[Roy: The following is a short article by my friend Benjamin Boas, which was recently published as the back page “Last Word” column in Tokyo’s free English language paper, Metropolis. Ben and I actually met around 12 years ago when we were both attending Buck’s Rock Summer Camp and then after a decade of no contact, both happened to be studying at Kyoto University at the same time last year. Ben spent one year at Kyoto University on a Fulbright grant, which he used to conduct field work researching the anthropology of Japanese gambling, particularly the social role of mahjong in Japanese office culture.
He has a sporadically updated blog on his mahjong studies, found here.]
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During last year’s All Japan Poker Championship, one of the finalists made a play that seemed strange. Despite only having an unmatched ace, he called an all-in bet by his opponent at the flop, caught nothing on the turn and river, and lost to his opponent’s pair of tens. Since he could have folded his hand and taken a small loss instead of losing the whole championship, making that call was at best very risky and at worst a terrible play. I mentioned this to some of the expert players at the tournament, and they agreed, but one Japanese spectator had a different opinion.
“Did you see that last hand?” he said. “You didn’t know who would win until the end. It was so exciting!”
When I pointed out that that the chances of the losing player winning that hand were very low he was unmoved.
“But you don’t know what card is going to come next!” he maintained. “He could have gotten the ace.”
Assuming my Japanese had been misunderstood, I got my friend, a former champion, to explain that although there was a chance of this happening, it wasn’t high enough to justify not folding. This, too, fell on deaf ears. It was more than just not understanding how poker worked; the guy didn’t seem to understand that there’s a difference between luck and probability.
In my years studying the Japanese gambling world, I’ve run into this a type of thinking quite often, and sometimes I wonder why.
Now, myopic reasoning is definitely not limited to Japanese people. No one besides card counters, poker sharks and casino owners comes away from Las Vegas ahead in the long run, but that doesn’t stop millions of people of every nationality from trying. What makes Japan different from America, however, is that gambling parlors aren’t limited to a couple of cities and Indian reservations; they stand on nearly every street corner of Tokyo and dot practically the entire countryside.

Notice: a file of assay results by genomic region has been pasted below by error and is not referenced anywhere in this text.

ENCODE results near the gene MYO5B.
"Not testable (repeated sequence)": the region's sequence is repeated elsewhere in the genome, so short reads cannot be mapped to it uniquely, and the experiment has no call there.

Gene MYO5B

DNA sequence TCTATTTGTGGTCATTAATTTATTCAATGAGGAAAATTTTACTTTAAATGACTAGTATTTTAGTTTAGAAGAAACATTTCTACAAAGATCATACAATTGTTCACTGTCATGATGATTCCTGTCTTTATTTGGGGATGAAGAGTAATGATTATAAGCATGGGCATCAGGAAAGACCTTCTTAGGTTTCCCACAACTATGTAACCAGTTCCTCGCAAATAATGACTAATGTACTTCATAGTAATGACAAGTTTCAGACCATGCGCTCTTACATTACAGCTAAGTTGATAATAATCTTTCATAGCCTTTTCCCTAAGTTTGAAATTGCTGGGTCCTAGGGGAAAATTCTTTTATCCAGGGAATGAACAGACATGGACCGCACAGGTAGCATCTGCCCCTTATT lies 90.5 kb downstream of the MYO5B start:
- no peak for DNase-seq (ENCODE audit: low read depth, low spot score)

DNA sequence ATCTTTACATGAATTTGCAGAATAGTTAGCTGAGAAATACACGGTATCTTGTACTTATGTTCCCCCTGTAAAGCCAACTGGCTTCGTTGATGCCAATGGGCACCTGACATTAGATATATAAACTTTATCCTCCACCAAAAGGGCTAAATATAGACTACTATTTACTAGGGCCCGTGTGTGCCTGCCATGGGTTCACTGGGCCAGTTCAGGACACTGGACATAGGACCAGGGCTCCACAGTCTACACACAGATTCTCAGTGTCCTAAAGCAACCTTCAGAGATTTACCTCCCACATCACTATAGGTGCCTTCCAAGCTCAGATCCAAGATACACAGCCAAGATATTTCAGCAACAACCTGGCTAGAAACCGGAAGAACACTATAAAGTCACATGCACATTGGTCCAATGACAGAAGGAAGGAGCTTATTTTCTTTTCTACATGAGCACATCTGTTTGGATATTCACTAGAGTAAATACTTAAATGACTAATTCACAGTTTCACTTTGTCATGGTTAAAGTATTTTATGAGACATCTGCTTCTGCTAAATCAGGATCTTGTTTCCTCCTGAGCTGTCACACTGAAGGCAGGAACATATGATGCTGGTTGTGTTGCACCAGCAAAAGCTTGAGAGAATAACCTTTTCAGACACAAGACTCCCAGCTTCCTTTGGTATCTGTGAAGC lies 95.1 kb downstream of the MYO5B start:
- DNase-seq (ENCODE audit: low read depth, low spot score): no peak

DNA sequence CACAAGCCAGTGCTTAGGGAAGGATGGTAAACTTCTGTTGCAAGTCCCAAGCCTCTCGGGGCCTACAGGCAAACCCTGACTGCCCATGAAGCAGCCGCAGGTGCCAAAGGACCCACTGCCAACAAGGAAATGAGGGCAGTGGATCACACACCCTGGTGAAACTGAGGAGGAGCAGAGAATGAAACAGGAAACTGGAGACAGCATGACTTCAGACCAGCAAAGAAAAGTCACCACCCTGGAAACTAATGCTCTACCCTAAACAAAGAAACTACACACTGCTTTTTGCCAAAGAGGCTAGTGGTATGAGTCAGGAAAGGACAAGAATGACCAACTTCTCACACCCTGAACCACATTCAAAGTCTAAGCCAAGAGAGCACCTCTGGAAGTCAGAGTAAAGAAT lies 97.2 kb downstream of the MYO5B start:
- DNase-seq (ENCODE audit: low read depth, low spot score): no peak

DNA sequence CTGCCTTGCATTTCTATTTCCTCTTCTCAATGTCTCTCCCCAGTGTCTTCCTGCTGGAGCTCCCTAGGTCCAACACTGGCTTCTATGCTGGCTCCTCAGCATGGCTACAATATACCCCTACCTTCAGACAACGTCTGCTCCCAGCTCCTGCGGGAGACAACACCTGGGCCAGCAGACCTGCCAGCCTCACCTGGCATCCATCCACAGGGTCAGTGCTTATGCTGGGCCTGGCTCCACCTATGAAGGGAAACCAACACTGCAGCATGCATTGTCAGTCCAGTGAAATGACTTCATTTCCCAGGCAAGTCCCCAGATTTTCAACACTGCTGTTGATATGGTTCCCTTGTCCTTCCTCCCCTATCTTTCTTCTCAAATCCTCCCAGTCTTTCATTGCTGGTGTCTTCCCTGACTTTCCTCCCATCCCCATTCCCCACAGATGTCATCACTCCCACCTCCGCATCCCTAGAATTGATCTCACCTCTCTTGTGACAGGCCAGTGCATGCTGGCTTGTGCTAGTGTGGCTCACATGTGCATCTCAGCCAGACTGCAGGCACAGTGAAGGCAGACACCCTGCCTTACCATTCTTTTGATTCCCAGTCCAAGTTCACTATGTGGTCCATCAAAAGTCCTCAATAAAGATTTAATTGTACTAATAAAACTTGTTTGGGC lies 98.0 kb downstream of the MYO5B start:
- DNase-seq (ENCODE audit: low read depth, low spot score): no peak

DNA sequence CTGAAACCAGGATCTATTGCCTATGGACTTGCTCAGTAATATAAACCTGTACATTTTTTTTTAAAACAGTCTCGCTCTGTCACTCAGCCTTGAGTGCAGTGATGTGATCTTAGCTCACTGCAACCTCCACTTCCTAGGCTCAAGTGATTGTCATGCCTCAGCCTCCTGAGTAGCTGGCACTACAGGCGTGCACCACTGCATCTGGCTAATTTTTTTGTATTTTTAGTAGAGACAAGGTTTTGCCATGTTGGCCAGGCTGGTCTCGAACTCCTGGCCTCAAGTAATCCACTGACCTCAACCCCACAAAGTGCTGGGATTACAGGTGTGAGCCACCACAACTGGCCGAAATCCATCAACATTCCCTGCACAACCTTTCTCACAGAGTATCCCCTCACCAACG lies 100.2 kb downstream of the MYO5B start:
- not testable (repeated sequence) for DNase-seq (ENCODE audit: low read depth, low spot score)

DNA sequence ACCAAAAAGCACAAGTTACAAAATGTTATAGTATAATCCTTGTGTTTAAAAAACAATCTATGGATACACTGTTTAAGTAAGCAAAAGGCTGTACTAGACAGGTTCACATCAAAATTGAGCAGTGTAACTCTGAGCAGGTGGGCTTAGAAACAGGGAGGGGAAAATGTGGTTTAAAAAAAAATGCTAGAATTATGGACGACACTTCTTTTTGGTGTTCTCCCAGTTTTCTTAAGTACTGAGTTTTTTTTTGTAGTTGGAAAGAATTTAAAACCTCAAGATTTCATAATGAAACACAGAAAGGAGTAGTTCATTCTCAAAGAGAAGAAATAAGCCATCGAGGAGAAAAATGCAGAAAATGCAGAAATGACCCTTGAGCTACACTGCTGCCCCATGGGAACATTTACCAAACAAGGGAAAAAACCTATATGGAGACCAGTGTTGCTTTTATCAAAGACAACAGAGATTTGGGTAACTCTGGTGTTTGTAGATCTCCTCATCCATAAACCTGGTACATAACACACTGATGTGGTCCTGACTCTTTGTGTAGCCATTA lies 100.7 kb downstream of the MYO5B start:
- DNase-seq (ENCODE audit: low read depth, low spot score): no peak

I am speaking, of course, about pachinko parlors, which account for roughly 4 percent of Japan’s GNP and are patronized by nearly a quarter of the population. Although commonly described as “Japanese pinball” and legally defined as something close to an arcade game, pachinko is machine-operated gambling and nothing more. Thanks to the advent of automated shooting and computer controlled payouts, after a player sits down at the machine, skill is practically nonexistent. Despite the fancy CG and byzantine prize-redeeming system, pachinko is probably best described as a slot machine in a kimono.
And that’s not the worst of it. If you factor in all other forms of gambling and take into account differences in population size, Japanese and Americans spend roughly the same amount on gambling-but Japanese people lose twice as much money. What accounts for this difference?
Part of the answer may be found in another Japanese gambling game, mahjong. Although Chinese in origin, mahjong was introduced here over 100 years ago and is currently one of the country’s most popular board games. Several manga dealing with mahjong are released every month, and the stories, written by pros, often touch on the subject of luck. Some of these writers’ ideas about how probability works are pretty suspect, particularly when they recommend “analog” methods over “digital” approaches.
Analog players try to play in accordance to their luck. If they feel lucky, they make risky plays and shoot for big hands; if not, they give up on hands regardless of how promising they may look. Digital players, on the other hand, make plays which are statistically likely to favor them.
Think about that. If this debate were brought to the attention of skilled poker players, it would get laughed out of the room. Yet I have interviewed very senior mahjong pros who insist that the young ‘uns who play only according to the numbers are “idiots.” “If you can successfully take your opponent’s luck,” they say, “you can win in any situation.” Just like with the spectator at the poker tournament, no explanation will get through to them until they recognize the significance behind probability math.
So, in the end, I had to agree that yes, the losing player was very unlucky and yes, poker is interesting because you don’t know who is going to win. What I will always remember about that conversation was seeing the expression on my friend’s face as we gave up. It was the same face I see Japanese people put on when they just can’t get a foreigner to understand the way things work in Japan.